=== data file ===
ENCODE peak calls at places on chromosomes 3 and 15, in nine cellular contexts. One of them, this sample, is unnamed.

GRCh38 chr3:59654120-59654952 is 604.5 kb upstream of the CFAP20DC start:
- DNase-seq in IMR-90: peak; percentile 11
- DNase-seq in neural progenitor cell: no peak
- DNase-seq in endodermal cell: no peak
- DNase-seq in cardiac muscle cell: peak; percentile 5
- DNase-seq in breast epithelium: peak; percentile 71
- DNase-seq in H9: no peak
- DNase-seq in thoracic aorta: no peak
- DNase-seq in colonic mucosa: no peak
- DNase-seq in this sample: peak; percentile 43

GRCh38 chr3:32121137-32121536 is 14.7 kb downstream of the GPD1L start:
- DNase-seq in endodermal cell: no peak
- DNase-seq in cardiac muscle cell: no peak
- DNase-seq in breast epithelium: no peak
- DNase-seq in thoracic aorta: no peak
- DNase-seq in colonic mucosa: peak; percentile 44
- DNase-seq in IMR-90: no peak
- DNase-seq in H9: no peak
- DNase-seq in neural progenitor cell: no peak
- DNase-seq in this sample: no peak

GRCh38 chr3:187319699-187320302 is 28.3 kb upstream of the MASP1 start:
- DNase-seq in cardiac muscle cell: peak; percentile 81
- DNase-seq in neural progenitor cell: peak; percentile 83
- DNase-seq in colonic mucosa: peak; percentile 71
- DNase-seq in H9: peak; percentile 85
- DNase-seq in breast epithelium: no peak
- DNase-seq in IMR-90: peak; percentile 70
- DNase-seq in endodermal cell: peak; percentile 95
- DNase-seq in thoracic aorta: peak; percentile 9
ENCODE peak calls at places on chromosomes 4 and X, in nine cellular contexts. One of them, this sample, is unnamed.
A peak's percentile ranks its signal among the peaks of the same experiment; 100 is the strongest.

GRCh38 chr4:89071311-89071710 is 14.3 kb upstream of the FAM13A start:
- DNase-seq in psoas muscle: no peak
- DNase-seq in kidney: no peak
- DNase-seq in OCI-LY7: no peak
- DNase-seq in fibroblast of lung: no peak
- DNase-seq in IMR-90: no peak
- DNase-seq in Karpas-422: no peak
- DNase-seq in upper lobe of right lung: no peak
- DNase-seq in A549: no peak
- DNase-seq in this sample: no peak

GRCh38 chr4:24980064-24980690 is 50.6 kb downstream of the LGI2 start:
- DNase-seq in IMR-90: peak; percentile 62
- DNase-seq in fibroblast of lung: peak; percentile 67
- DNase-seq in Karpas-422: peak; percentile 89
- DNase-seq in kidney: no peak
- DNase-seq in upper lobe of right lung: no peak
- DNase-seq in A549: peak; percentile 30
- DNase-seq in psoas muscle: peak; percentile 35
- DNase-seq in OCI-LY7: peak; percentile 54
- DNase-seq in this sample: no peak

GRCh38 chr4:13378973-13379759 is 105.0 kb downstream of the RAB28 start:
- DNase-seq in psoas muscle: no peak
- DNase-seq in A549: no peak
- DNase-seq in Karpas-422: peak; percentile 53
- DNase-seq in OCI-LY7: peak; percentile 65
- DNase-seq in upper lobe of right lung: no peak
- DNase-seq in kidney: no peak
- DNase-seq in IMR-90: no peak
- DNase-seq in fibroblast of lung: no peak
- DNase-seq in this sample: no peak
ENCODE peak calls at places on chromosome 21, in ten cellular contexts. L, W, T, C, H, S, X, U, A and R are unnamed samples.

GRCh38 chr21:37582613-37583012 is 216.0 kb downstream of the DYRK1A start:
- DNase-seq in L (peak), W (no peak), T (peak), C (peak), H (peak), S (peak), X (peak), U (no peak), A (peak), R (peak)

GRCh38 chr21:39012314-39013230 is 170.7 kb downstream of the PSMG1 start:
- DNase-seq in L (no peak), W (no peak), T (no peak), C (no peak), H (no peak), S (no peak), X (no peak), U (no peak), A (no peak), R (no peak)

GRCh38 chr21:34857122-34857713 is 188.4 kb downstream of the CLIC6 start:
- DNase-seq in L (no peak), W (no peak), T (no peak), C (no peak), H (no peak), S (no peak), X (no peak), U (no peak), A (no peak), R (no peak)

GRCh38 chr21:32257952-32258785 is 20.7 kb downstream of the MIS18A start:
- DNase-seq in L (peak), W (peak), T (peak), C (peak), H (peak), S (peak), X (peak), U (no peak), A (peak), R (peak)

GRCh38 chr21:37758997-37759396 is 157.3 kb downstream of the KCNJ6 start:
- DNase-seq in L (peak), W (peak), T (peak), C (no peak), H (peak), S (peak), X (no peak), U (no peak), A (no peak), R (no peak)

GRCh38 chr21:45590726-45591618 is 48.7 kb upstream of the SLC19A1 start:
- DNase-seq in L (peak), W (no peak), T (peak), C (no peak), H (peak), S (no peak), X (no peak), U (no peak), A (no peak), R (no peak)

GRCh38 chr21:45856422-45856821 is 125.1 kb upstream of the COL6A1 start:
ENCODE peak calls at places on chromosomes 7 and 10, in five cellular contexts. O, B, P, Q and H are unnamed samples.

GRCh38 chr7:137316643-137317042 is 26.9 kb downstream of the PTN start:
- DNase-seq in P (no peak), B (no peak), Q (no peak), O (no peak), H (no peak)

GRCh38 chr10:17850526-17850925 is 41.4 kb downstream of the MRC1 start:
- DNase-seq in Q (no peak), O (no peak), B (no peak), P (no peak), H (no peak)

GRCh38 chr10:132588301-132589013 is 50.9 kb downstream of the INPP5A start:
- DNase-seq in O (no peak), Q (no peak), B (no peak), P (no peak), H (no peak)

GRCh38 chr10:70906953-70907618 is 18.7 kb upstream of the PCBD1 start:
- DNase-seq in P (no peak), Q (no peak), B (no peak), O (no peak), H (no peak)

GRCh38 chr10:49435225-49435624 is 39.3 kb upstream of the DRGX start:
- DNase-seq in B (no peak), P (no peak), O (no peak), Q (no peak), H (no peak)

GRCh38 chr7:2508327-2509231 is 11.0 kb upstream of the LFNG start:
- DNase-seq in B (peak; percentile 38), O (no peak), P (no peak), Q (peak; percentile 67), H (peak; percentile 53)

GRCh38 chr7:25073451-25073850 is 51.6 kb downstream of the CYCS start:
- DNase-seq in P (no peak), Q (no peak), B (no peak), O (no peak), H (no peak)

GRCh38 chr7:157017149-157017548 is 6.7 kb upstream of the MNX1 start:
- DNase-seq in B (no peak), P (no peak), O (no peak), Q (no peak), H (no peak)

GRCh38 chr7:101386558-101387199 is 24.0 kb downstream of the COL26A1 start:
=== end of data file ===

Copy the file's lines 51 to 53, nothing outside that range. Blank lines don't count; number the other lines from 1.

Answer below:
- DNase-seq in OCI-LY7: peak; percentile 54
- DNase-seq in this sample: no peak

GRCh38 chr4:13378973-13379759 is 105.0 kb downstream of the RAB28 start: